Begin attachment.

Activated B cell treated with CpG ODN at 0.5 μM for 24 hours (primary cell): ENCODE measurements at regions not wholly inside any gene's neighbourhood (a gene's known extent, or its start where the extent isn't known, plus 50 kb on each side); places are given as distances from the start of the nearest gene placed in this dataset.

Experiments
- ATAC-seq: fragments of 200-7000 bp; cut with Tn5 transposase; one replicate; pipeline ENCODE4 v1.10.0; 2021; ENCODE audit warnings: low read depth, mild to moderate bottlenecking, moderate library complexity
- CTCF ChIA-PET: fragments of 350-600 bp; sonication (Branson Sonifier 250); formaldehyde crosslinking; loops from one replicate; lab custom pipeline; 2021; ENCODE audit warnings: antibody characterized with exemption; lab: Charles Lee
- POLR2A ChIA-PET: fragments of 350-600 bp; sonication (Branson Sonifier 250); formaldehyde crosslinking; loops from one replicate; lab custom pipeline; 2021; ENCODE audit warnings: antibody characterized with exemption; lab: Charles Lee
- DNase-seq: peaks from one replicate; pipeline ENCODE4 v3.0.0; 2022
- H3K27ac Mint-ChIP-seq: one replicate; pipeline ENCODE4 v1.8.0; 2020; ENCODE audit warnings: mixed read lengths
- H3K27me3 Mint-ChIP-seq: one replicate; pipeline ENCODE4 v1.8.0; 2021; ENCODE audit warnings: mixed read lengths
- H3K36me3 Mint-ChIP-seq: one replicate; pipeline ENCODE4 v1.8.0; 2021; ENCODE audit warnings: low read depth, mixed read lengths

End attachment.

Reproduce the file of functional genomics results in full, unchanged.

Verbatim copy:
Activated B cell treated with CpG ODN at 0.5 μM for 24 hours (primary cell): ENCODE measurements at regions not wholly inside any gene's neighbourhood (a gene's known extent, or its start where the extent isn't known, plus 50 kb on each side); places are given as distances from the start of the nearest gene placed in this dataset.

Experiments
- ATAC-seq: fragments of 200-7000 bp; cut with Tn5 transposase; one replicate; pipeline ENCODE4 v1.10.0; 2021; ENCODE audit warnings: low read depth, mild to moderate bottlenecking, moderate library complexity
- CTCF ChIA-PET: fragments of 350-600 bp; sonication (Branson Sonifier 250); formaldehyde crosslinking; loops from one replicate; lab custom pipeline; 2021; ENCODE audit warnings: antibody characterized with exemption; lab: Charles Lee
- POLR2A ChIA-PET: fragments of 350-600 bp; sonication (Branson Sonifier 250); formaldehyde crosslinking; loops from one replicate; lab custom pipeline; 2021; ENCODE audit warnings: antibody characterized with exemption; lab: Charles Lee
- DNase-seq: peaks from one replicate; pipeline ENCODE4 v3.0.0; 2022
- H3K27ac Mint-ChIP-seq: one replicate; pipeline ENCODE4 v1.8.0; 2020; ENCODE audit warnings: mixed read lengths
- H3K27me3 Mint-ChIP-seq: one replicate; pipeline ENCODE4 v1.8.0; 2021; ENCODE audit warnings: mixed read lengths
- H3K36me3 Mint-ChIP-seq: one replicate; pipeline ENCODE4 v1.8.0; 2021; ENCODE audit warnings: low read depth, mixed read lengths